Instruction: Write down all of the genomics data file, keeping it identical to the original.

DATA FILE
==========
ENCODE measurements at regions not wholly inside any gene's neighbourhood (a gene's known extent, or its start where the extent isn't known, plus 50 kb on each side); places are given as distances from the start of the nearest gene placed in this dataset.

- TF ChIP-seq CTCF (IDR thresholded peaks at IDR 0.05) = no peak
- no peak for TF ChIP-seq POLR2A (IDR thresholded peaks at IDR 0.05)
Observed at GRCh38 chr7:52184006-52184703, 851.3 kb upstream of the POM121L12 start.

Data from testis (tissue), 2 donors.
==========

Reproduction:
ENCODE measurements at regions not wholly inside any gene's neighbourhood (a gene's known extent, or its start where the extent isn't known, plus 50 kb on each side); places are given as distances from the start of the nearest gene placed in this dataset.

- TF ChIP-seq CTCF (IDR thresholded peaks at IDR 0.05) = no peak
- no peak for TF ChIP-seq POLR2A (IDR thresholded peaks at IDR 0.05)
Observed at GRCh38 chr7:52184006-52184703, 851.3 kb upstream of the POM121L12 start.

Data from testis (tissue), 2 donors.